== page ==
The AI technology was also involved in the creation of the dress. Watson examined hundreds of Marchesa dresses and determined what color and material would work best. The dress was as beautiful as it was technology advanced.
In another fun use case, IBM revealed how Watson could be used to analyze personality traits via a guest role on Sesame Street. IBM and Sesame Workshop are using Watson to create educational tools that better fit how children are learning today.
What’s a behemoth like Microsoft to do when facing an image problem? Once considered a pioneer, the tech giant has seen Apple, Google, and many others take the lead in the innovation department. That has changed dramatically over the last few years with the release of the Surface and positive reception of Windows 10. In 2016, it solidified its return to pioneer status with the release of the Surface Studio—for which the reveal video alone has generated over 10 million views on YouTube to date. The Surface Studio placed Microsoft squarely back into the middle of a conversation that’s typically dominated by Apple, leading many to wonder if Apple couldn’t learn a lesson or two from Microsoft’s comeback.
For Microsoft, the past year has proven one thing: an old enterprise giant can learn new tricks. And that goodwill is predicted to continue: The best VR experiences typically require a powerful PC that costs thousands of dollars—an important economic hurdle to cross for mainstream adoption. But if consumers can experience good VR with the laptop or PC they currently use, they may be interested in purchasing a headset starting at $300. Knowing this, Microsoft has introduced its Windows 10 VR headsets, aimed at bringing VR to the average household. With a little creativity, the company aims to bring a once-elite technology (and, as a result, its brand) into the mainstream.
It’s more than free two-day shipping, it’s about breaking the barriers that preventing consumers from the products and services they need on a daily basis. Amazon makes shopping feel like the cutting edge with its product recommendations or the many ways a product can get into your hands with a single click.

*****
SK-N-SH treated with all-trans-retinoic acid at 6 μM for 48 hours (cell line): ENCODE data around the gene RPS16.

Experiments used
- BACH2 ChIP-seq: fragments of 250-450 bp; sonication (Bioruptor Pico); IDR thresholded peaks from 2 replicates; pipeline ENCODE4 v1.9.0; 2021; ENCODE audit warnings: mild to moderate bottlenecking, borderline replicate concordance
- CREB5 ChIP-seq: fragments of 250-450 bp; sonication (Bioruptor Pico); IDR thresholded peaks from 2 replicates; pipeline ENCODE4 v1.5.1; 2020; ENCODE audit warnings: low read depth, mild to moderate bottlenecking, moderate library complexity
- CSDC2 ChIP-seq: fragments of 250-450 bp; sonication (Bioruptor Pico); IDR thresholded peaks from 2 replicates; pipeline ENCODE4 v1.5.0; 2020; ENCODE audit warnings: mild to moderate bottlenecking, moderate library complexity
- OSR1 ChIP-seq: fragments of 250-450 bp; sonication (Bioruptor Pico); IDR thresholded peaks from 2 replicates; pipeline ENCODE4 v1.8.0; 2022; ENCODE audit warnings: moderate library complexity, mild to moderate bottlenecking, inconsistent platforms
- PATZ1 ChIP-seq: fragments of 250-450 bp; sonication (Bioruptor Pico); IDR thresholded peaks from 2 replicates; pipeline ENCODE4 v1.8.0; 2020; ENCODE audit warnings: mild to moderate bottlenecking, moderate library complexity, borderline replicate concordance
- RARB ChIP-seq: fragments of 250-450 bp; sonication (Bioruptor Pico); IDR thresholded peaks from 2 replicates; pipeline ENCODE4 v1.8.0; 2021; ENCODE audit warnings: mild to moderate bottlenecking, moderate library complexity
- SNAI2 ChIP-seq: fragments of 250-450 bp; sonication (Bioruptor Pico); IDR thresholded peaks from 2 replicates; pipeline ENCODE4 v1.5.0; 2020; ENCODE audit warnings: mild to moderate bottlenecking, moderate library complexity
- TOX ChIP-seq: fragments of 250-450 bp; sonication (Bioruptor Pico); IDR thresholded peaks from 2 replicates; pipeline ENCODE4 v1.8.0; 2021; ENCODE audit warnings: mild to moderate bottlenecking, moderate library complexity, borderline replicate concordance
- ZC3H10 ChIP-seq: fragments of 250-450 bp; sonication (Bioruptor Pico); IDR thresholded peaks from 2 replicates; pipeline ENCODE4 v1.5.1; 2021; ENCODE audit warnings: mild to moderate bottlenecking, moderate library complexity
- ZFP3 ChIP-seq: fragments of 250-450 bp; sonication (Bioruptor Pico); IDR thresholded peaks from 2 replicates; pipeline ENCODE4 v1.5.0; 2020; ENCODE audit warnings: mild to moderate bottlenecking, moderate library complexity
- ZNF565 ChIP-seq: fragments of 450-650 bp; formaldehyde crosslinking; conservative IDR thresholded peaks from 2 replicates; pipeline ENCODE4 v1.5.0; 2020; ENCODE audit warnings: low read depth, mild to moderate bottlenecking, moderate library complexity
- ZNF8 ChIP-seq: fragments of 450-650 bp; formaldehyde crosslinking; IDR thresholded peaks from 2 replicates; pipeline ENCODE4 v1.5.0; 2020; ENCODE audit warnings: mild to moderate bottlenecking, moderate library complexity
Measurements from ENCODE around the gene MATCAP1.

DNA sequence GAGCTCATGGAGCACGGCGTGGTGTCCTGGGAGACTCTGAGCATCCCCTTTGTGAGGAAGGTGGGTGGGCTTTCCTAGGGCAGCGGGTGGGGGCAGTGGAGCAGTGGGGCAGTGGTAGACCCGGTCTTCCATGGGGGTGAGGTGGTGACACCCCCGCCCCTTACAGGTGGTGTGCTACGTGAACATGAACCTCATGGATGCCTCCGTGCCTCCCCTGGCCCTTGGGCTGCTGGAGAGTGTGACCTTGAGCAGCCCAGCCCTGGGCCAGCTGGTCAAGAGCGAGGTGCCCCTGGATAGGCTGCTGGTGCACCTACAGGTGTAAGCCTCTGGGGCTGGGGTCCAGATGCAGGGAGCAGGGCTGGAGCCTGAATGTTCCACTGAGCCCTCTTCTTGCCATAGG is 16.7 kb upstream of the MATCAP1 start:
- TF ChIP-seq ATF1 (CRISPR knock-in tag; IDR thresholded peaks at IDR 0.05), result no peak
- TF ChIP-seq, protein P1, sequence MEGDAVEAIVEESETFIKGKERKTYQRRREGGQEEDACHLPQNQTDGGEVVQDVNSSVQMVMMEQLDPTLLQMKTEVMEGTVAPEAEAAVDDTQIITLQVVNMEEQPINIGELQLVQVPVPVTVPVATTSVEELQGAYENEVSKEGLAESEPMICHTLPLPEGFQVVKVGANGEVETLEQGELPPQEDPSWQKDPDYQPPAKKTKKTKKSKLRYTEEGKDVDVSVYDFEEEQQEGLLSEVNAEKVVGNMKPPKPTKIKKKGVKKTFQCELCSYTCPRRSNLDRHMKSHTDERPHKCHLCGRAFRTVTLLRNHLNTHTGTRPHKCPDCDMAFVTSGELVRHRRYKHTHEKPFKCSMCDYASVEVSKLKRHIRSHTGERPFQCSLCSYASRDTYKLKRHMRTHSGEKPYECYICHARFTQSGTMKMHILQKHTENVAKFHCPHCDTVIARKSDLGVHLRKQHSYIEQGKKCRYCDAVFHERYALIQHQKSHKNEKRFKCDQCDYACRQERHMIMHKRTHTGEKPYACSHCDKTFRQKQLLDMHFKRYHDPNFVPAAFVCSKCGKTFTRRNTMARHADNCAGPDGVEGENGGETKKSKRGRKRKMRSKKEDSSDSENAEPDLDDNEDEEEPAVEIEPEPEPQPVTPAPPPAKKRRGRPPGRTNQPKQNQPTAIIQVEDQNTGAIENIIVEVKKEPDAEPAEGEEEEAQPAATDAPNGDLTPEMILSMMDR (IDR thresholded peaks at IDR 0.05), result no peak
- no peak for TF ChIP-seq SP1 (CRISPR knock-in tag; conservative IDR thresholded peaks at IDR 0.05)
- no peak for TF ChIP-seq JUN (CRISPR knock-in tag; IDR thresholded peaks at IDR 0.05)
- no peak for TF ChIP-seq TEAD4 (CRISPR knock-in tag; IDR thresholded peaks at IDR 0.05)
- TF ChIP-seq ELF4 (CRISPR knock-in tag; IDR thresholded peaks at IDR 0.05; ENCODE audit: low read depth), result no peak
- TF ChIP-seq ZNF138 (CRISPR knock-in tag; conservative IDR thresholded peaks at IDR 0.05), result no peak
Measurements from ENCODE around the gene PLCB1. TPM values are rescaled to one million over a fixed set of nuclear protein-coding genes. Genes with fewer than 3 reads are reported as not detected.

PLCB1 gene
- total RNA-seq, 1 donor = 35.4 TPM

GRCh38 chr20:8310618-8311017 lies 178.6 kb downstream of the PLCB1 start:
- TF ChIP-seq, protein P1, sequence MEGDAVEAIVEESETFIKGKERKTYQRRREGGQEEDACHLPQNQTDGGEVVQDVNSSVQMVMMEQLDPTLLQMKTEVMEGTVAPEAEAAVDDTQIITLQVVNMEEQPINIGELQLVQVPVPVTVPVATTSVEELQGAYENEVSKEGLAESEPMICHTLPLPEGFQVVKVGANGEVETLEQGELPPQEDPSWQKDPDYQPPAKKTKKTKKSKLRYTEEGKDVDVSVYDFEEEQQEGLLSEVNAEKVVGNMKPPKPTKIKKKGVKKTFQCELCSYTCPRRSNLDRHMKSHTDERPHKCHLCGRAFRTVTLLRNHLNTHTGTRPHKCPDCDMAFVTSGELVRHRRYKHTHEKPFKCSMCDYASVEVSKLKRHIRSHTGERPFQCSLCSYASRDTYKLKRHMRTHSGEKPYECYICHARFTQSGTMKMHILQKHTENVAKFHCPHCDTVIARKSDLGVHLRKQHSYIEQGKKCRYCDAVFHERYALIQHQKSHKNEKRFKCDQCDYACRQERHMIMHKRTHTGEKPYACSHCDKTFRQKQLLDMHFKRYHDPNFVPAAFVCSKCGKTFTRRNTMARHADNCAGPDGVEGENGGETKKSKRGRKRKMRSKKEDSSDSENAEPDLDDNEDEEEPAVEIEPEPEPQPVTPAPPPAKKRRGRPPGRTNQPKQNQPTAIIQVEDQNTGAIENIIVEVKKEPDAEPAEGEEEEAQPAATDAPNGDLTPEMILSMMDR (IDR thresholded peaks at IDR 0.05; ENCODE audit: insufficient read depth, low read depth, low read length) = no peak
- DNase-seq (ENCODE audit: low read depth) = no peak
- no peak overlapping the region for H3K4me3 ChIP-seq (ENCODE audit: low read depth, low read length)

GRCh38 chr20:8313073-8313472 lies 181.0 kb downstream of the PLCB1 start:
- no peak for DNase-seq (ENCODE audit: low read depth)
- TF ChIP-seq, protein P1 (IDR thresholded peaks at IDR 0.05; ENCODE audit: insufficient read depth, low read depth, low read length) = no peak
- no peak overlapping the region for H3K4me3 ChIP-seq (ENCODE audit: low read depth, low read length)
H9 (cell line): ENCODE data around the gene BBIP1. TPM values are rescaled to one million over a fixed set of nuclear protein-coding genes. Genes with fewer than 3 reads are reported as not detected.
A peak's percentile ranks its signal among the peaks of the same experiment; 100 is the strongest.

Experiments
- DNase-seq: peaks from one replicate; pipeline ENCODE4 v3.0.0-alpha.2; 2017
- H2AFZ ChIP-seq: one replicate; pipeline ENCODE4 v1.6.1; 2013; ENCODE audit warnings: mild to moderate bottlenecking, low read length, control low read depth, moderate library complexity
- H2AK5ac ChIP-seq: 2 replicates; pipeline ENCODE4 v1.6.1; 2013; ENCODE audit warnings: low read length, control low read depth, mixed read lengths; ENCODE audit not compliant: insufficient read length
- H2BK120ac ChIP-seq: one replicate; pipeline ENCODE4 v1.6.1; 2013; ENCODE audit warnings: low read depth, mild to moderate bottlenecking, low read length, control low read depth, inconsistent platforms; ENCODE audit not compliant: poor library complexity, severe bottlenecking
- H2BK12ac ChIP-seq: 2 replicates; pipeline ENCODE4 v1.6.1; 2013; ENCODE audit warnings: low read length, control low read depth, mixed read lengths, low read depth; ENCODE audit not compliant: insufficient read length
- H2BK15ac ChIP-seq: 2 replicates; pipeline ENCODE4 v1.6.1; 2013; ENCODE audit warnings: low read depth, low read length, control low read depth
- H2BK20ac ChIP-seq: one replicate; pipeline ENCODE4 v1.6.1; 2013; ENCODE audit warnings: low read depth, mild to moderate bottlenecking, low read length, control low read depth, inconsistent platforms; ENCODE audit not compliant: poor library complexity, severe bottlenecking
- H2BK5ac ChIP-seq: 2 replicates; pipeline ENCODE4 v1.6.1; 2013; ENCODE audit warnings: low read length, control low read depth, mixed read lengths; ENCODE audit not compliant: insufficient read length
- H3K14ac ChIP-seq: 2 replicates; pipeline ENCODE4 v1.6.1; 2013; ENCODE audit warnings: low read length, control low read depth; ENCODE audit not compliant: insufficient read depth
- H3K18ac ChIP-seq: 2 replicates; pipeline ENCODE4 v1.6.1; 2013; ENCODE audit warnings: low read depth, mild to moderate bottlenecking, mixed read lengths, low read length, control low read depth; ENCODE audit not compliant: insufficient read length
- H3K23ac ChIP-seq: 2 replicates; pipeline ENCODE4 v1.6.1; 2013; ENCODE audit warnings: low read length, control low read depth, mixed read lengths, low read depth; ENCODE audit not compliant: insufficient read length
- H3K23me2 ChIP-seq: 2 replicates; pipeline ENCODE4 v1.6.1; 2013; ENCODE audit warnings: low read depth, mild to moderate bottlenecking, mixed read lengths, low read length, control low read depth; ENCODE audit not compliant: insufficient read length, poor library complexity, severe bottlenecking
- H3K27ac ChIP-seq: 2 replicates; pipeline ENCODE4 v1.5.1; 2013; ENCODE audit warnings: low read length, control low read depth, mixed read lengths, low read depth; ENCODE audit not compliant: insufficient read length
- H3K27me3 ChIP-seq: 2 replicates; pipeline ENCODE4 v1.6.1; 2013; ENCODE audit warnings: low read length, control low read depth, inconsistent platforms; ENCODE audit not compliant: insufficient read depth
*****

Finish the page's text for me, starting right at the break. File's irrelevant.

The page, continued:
A few years ago, Amazon founder and CEO Jeff Bezos discussed the future of delivery through the use of drones. Prime Air could lead to a world where drones zip by with recently ordered packages, and the recently announced Amazon Go could lead to a shopping experience without any checkout lines. These innovative approaches to retail are part of Amazon’s larger plan to offer affordable services to millions of users.
Amazon sells a lot of items, but the company’s cloud services are what truly help make the company profitable. Through discounted Amazon Web Services, users can take advantage of cloud storage, machine learning or the perfect website. Creativity can really flourish when you don’t have to worry your data or productivity.
In what could be a boon to the future of video games, Amazon released its Lumberyard game engine to the world. Usually, this type of technology is only available to the largest game companies in the world, but now independent developers can use these powerful tools to create games that tell unique stories.
There’s no shortage of fascinating ways to talk about a tech brand—and these four brands are proof that it’s all about how you spin your story. By looking to the future and the impact of your brand’s work on humanity as a whole, you’re bound to find stories that challenge and inspire your readers for years to come.